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Business deals

Feud over, sportswear maker Descente to raise its game in China

Company accepts management picks from Itochu after hostile bid

Snowboarders enjoy a day at the Nanshan ski resort, east of Beijing. Sportswear maker Descente hopes to capitalize on the 2022 Beijing Winter Olympics to boost sales in China.   © Reuters

TOKYO/OSAKA -- Japanese sportswear maker Descente said Monday it has agreed to a management reshuffle proposed by trading house Itochu, ending a bitter clash with its largest shareholder and freeing the two to pursue a new growth strategy centered on China.

The truce follows a rare hostile takeover in Japan, in which longtime investor Itochu moved to increase its say in the Osaka-based apparel company.

Descente will name Shuichi Koseki, head of Itochu's textile business and one of the company's top China hands, as its new president to replace Masatoshi Ishimoto, a member of Descente's founding family. Nine of the 10 directors will be removed, with the exception of Kim Hoon-do -- head of Descente's South Korean operations, which generate 50% of group sales.

The board will be shrunk to six members, with two each from Descente and Itochu and two independent directors. The changes will take effect in June after being proposed to shareholders at a regular meeting.

With the feud seemingly over, Descente's focus shifts to finalizing a medium-term business plan starting this year, in which the Chinese market will play a central role.

Descente sells its namesake brand in China, along with other products such as Arena swimwear, with each brand operating through a separate local subsidiary. Its main focus there is the Descente brand, which is run jointly with Itochu and China's Anta Sports Products, Descente's second-largest shareholder.

Hopes are high for the partnership with Anta, which operates about 12,000 stores across China. The share of Descente's sales generated in China has jumped to around 15% from 8% three years ago. Anta Chairman Ding Shizhong told Nikkei this month that he supports Itochu's plan, seeing it as "a plus for Descente."

Ding said he wants to leverage Descente's strength in winter sports. He plans to increase the number of Descente outlets in China, which totaled 117 at the end of last year, by 30% to 40% annually over the next five years, capitalizing on the opportunities afforded by the 2022 Winter Olympics in Beijing.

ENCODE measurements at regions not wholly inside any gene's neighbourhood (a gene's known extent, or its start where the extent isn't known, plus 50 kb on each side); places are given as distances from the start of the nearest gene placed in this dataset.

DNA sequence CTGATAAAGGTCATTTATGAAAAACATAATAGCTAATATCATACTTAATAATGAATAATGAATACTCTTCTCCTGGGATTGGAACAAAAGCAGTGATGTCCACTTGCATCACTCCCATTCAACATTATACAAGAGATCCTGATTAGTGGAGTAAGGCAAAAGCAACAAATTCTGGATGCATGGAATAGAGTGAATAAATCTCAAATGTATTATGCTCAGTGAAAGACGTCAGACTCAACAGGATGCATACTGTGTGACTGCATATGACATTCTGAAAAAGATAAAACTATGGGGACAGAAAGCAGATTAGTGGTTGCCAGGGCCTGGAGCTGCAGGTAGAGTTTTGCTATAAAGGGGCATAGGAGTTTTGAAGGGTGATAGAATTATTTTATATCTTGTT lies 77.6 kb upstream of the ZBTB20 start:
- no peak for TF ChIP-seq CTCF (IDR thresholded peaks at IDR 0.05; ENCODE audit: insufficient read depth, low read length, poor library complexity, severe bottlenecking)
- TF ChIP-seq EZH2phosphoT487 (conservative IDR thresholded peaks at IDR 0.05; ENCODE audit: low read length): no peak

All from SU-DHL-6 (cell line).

In addition to its namesake brand, Descente offers the Le Coq Sportif and Arena brands in China. (Photo by Kento Awashima)

Koseki's leadership may also prove helpful in what has been a challenging market for Descente.

The incoming president is known for being one of Itochu's top China experts, having spent time working in Beijing and Shanghai since the early days of his career. He previously served as Itochu's CEO for East Asia and led a successful initiative to have 1,000 of the trading house's employees speak Chinese.

Descente's current management has tried making headway into the Chinese market. The challenge will be speeding up these efforts, particularly amid competition from the likes of Nike and Adidas, which are also making inroads there. While Descente can leverage Anta's sales network, it still lags far behind its Western rivals in terms of name recognition and product development.

"Descente's Chinese operations have lacked speed, so that's something we want to improve," Koseki told reporters in January, when Itochu launched its unsolicited tender offer.

The truce over management picks suggests that Itochu and Descente are starting to heal the fractures in their decadeslong relationship that culminated the hostile offer. The bid, which boosted the trading house's stake in Descente to 40% -- enough to veto major decisions -- was opposed by nearly 90% of the sportswear company's Japanese employees, leaving Koseki with the challenge of pursuing growth without causing any further ill will.

Descente and Itochu had been deadlocked on the management issue, but Descente eventually caved in after the trading house threatened tougher measures, such as demanding an extraordinary shareholders meeting.

"We're changing only [Descente's] management, not trying to change the company itself," a senior Itochu executive told Nikkei.

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